If you’re looking for a reliable Hotspot Shield review, well - you’ve come to the right place. Hotspot Shield has been garnering a lot of attention as of late - some positive, and some not so much. Well, don’t worry - we’ll cover everything from what is Hotspot Shield all the way to is Hotspot Shield safe or not.
As you'll see from the review itself, safety truly is key here - with online identity theft incidents becoming more and more prevalent, VPNs are at the forefront of information protection tools. That's why it's essential to choose the right one for yourself.
TL;DR: Hotspot Shield offers users a lot of different features to choose from, with an acceptable price tag attached. While the company has dealt with a fair share of controversies, it seems that they are trying to climb back up the ladder of trusted and safe VPN providers.
- Great speed
- Torrenting and Netflix unlocked
- Decent pricing
- DNS leaks
- Logs some information
Table of Contents
- 1. Hotspot Shield Review: PROS
- 1.1. Kill Switch for When Things Go Wrong
- 1.2. High-Tier Encryption
- 1.3. Amazing Speed
- 1.4. Torrents Allowed
- 1.5. Netflix USA Available to International Users
- 2. Hotspot Shield Review: CONS
- 2.1. Hotspot Shield Logs Information
- 2.2. DNS Leak History
- 2.3. No Tor Support
- 2.4. Risky Location
- 3. Price
- 4. Summary
- 5. Conclusion
Hotspot Shield Review: PROS
To start this Hotspot Shield review off the right way, let’s talk about the things that this VPN provider does well when it comes to their security measures. After all, if you’re looking for Hotspot Shield VPN reviews, chances are that security is a top priority to you - as it should be!
Kill Switch for When Things Go Wrong
I’ve noticed that many Hotspot Shield reviews fail to mention this, but this VPN provider has a really cool feature in place that acts as an “Eject” button in the Batmobile (na na na na Batman!).
While you’re using a VPN, many different things might happen. Your internet connection might go out, there might be some networking issues, or even the VPN itself could crash - these things do happen! Well, no worries - in these types of situations, kill switches step in to save the day!
To put it very simply, a kill switch terminates and closes all of your processes (file downloads, browsing tabs, etc.) upon detecting that you have disconnected from the VPN.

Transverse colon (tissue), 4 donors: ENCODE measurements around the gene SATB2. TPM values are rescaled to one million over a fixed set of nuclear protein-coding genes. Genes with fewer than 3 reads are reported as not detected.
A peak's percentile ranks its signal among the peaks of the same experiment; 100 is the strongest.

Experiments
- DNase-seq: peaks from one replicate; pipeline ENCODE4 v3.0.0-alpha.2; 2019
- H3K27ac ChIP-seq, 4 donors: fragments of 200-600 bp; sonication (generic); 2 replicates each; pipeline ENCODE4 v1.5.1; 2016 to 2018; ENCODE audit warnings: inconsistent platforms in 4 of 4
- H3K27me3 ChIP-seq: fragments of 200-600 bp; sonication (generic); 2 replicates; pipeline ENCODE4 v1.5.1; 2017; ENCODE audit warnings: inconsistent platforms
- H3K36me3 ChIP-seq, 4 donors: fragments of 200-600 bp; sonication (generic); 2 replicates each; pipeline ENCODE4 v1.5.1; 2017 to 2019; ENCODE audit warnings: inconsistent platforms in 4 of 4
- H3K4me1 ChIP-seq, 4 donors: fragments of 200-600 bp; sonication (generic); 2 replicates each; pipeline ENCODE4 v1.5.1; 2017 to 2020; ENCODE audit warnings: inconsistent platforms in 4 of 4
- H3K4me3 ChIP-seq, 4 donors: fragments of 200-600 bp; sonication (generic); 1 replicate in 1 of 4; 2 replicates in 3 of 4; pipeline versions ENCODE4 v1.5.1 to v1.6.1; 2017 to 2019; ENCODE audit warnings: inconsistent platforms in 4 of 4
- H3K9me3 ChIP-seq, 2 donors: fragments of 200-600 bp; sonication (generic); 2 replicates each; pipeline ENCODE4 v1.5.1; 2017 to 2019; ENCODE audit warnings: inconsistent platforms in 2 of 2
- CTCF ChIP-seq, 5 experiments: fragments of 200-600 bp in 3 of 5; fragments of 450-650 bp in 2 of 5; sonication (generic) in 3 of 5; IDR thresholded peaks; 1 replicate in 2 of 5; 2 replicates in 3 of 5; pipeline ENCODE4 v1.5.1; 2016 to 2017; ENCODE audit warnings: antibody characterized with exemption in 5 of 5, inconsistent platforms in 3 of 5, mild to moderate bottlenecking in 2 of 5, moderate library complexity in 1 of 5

You see, as soon as you disconnect, all of your data is served on a plater to the prying eyes of third parties. A kill switch prevents that from happening - a very interesting tool indeed!
When it comes to data protection and encryption, different VPNs employ various different techniques to keep their user information safe and sound. If you’re wondering is Hotspot Shield safe, you’ll be happy to find out that this VPN service provider offers its customers the AES 25-bit data encryption.
If your natural reaction sounds something like “what in the world is he talking about?”, let me explain.
AES 256 is the most popular form of encryption used these days. This type of data encryption is used by the US government to conceal and protect sensitive information. When I found this out, it was truly overwhelming - Hotspot Shield offers its users governmental-level data encryption!
Another thing that people who wonder “what is Hotspot Shield?” should be aware of is the speed that this VPN provider offers. Truth be told, if you read through other Hotspot Shield reviews, a lot of them claim that Hotspot’s upload and download speeds are unmatched.
Well, since I had highly doubted that, I decided to check it out for myself.
I chose to test their US server. And goddamn, was my skepticism proven wrong.
You don’t need to know a whole lot about Hotspot Shield reviews to figure out that this is actually a really good result.
The ping is quite high, but that’s not the highlight of the test - that would be the download speed. Honestly, from what I’ve seen from other VPN providers, Hotspot might actually indeed have the best download speed (given that the VPN connection spans to the other side of the world, that is)!
Probably the vast majority of people looking through and reading Hotspot Shield reviews need a VPN so that they could share files with another party in peace. This is known as P2P, or Peer-to-Peer file sharing.
Some VPN providers, however, shy away from being associated with torrenting. While they might still offer this service, they don’t really advertise about it publicly.
Table: Hotspot Shield features